Sarah Linn (class of 2022) - Sarah's abstract, based on her capstone project, "Genetic Counseling Assistant Study: How Clinic Workflow and Career Goals are Impacted," was accepted for poster presentation at this year's annual NSGC conference.

Sarah Linn (class of 2022) - Sarah was given a new subspecialty in her first GC job - she is the first GC in the Disorders of Sexual Differentiation Clinic at Children's Wisconsin/Medical College of Wisconsin.

Mike Peracchio (class of 2022) - Mike's abstract, based on his capstone project, "Exploring the Experiences of Male Genetic Counselors," was accepted for poster presentation at this year's annual NSGC conference.


Derek Ansel (class of 2023) was promoted from Senior Director, Therapeutic Strategy Lead, Rare Disease to Executive Director, Therapeutic Strategy Lead, Rare Disease at Worldwide Clinical Trials in July, 2022.

Derek Ansel (class of 2023) presented at the World Orphan Drug Congress on "Trends & Challenges: Patient-focused Rare Disease Research in 2022" in Boston on July 12th. He is scheduled to present at the Outsourcing Clinical Trials Nordics Conference on "Next evolution of operational considerations in rare disease trials" in Copenhagen on October 25th.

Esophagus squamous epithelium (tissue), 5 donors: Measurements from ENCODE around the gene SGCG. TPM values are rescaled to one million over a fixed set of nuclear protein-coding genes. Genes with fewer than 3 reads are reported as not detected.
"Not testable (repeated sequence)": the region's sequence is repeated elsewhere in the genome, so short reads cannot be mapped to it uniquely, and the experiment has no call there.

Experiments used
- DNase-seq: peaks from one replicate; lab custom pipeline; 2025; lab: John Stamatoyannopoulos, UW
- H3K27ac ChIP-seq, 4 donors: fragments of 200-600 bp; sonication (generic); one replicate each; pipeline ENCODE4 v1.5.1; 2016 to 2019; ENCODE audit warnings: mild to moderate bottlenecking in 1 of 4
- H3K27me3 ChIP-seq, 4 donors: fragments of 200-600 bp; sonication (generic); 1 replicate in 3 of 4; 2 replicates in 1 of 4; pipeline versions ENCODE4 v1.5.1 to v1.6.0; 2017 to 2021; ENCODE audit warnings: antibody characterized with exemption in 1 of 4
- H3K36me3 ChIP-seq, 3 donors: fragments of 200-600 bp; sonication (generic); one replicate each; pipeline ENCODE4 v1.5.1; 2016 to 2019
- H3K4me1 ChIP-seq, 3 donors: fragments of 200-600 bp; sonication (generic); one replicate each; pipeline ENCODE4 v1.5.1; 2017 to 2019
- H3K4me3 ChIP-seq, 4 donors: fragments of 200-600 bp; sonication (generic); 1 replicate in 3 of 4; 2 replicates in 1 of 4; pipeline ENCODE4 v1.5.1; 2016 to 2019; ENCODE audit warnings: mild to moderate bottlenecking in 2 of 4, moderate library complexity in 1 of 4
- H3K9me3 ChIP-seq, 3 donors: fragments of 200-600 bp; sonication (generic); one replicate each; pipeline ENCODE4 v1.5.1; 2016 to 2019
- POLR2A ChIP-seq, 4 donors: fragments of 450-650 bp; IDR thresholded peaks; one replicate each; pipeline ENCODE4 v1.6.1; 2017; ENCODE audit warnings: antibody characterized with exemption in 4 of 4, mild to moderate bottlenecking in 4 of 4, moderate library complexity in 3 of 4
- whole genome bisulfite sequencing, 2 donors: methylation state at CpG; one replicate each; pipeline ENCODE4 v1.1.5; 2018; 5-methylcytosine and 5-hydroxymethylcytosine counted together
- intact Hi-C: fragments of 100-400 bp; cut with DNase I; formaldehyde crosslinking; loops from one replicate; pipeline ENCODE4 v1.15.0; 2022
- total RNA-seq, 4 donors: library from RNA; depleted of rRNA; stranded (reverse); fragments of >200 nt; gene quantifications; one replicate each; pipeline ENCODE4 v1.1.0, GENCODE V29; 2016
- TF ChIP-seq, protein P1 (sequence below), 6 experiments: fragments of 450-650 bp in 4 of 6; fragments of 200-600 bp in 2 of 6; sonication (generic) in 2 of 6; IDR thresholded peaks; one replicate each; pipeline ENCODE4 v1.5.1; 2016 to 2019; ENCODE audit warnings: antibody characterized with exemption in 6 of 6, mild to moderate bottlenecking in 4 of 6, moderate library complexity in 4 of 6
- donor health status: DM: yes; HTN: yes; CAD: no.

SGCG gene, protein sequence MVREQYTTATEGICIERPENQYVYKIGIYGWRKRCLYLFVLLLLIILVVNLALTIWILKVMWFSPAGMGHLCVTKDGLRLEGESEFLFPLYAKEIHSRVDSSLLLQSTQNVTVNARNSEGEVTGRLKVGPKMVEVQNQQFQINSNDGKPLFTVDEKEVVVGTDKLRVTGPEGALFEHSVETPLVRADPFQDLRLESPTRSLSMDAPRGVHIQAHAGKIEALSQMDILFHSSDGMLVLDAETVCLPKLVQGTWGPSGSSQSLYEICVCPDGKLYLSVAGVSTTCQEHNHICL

Amber Telford (class of 2023) completed the competitive Mayo Clinic Laboratory Genetic Counseling internship, summer, 2022.



Ashley Thompson (class of 2023) presented at the European Society of Human Genetics Conference in June, 2022 on the topic of "De Novo Experience of Individuals with Li-Fraumeni Syndrome: Sometimes the People in Your Family are Never Going to be the Ones who Understand Best."

Ashley Thompson (class of 2023) completed the competitive Mayo Clinic Laboratory Genetic Counseling internship summer, 2022.